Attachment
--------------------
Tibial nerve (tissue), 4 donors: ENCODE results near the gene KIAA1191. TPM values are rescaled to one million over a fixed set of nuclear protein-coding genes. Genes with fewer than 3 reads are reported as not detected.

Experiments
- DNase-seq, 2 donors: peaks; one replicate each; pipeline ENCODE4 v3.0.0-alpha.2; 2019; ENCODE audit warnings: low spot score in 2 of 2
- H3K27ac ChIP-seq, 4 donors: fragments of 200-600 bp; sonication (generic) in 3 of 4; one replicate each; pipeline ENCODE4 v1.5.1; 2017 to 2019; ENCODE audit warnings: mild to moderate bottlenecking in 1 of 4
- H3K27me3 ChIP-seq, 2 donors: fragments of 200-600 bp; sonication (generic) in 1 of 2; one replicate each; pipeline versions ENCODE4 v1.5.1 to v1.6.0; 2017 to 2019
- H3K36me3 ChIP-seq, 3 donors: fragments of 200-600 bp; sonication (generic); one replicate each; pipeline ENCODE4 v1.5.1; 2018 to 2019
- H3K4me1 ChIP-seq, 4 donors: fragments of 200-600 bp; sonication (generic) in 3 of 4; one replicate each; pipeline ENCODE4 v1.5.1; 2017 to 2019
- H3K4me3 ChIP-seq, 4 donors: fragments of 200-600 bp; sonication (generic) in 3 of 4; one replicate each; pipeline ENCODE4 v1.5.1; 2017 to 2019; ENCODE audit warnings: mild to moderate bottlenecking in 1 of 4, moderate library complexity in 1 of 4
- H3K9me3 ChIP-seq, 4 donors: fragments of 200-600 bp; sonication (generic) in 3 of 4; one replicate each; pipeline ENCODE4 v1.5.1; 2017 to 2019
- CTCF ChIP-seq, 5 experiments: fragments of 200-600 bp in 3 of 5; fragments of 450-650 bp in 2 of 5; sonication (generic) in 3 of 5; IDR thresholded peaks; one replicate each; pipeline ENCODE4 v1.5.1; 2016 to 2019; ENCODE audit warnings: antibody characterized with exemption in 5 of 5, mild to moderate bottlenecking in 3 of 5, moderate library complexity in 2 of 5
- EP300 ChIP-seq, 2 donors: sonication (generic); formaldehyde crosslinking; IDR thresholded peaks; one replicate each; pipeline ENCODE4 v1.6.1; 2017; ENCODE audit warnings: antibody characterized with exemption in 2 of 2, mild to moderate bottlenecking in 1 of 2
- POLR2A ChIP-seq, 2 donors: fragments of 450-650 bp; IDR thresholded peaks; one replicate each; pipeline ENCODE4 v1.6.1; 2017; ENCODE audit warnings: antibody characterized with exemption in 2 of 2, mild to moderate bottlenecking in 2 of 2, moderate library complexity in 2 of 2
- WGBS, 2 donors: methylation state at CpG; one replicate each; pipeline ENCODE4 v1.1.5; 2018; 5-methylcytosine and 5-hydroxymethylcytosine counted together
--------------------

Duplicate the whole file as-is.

Tibial nerve (tissue), 4 donors: ENCODE results near the gene KIAA1191. TPM values are rescaled to one million over a fixed set of nuclear protein-coding genes. Genes with fewer than 3 reads are reported as not detected.

Experiments
- DNase-seq, 2 donors: peaks; one replicate each; pipeline ENCODE4 v3.0.0-alpha.2; 2019; ENCODE audit warnings: low spot score in 2 of 2
- H3K27ac ChIP-seq, 4 donors: fragments of 200-600 bp; sonication (generic) in 3 of 4; one replicate each; pipeline ENCODE4 v1.5.1; 2017 to 2019; ENCODE audit warnings: mild to moderate bottlenecking in 1 of 4
- H3K27me3 ChIP-seq, 2 donors: fragments of 200-600 bp; sonication (generic) in 1 of 2; one replicate each; pipeline versions ENCODE4 v1.5.1 to v1.6.0; 2017 to 2019
- H3K36me3 ChIP-seq, 3 donors: fragments of 200-600 bp; sonication (generic); one replicate each; pipeline ENCODE4 v1.5.1; 2018 to 2019
- H3K4me1 ChIP-seq, 4 donors: fragments of 200-600 bp; sonication (generic) in 3 of 4; one replicate each; pipeline ENCODE4 v1.5.1; 2017 to 2019
- H3K4me3 ChIP-seq, 4 donors: fragments of 200-600 bp; sonication (generic) in 3 of 4; one replicate each; pipeline ENCODE4 v1.5.1; 2017 to 2019; ENCODE audit warnings: mild to moderate bottlenecking in 1 of 4, moderate library complexity in 1 of 4
- H3K9me3 ChIP-seq, 4 donors: fragments of 200-600 bp; sonication (generic) in 3 of 4; one replicate each; pipeline ENCODE4 v1.5.1; 2017 to 2019
- CTCF ChIP-seq, 5 experiments: fragments of 200-600 bp in 3 of 5; fragments of 450-650 bp in 2 of 5; sonication (generic) in 3 of 5; IDR thresholded peaks; one replicate each; pipeline ENCODE4 v1.5.1; 2016 to 2019; ENCODE audit warnings: antibody characterized with exemption in 5 of 5, mild to moderate bottlenecking in 3 of 5, moderate library complexity in 2 of 5
- EP300 ChIP-seq, 2 donors: sonication (generic); formaldehyde crosslinking; IDR thresholded peaks; one replicate each; pipeline ENCODE4 v1.6.1; 2017; ENCODE audit warnings: antibody characterized with exemption in 2 of 2, mild to moderate bottlenecking in 1 of 2
- POLR2A ChIP-seq, 2 donors: fragments of 450-650 bp; IDR thresholded peaks; one replicate each; pipeline ENCODE4 v1.6.1; 2017; ENCODE audit warnings: antibody characterized with exemption in 2 of 2, mild to moderate bottlenecking in 2 of 2, moderate library complexity in 2 of 2
- WGBS, 2 donors: methylation state at CpG; one replicate each; pipeline ENCODE4 v1.1.5; 2018; 5-methylcytosine and 5-hydroxymethylcytosine counted together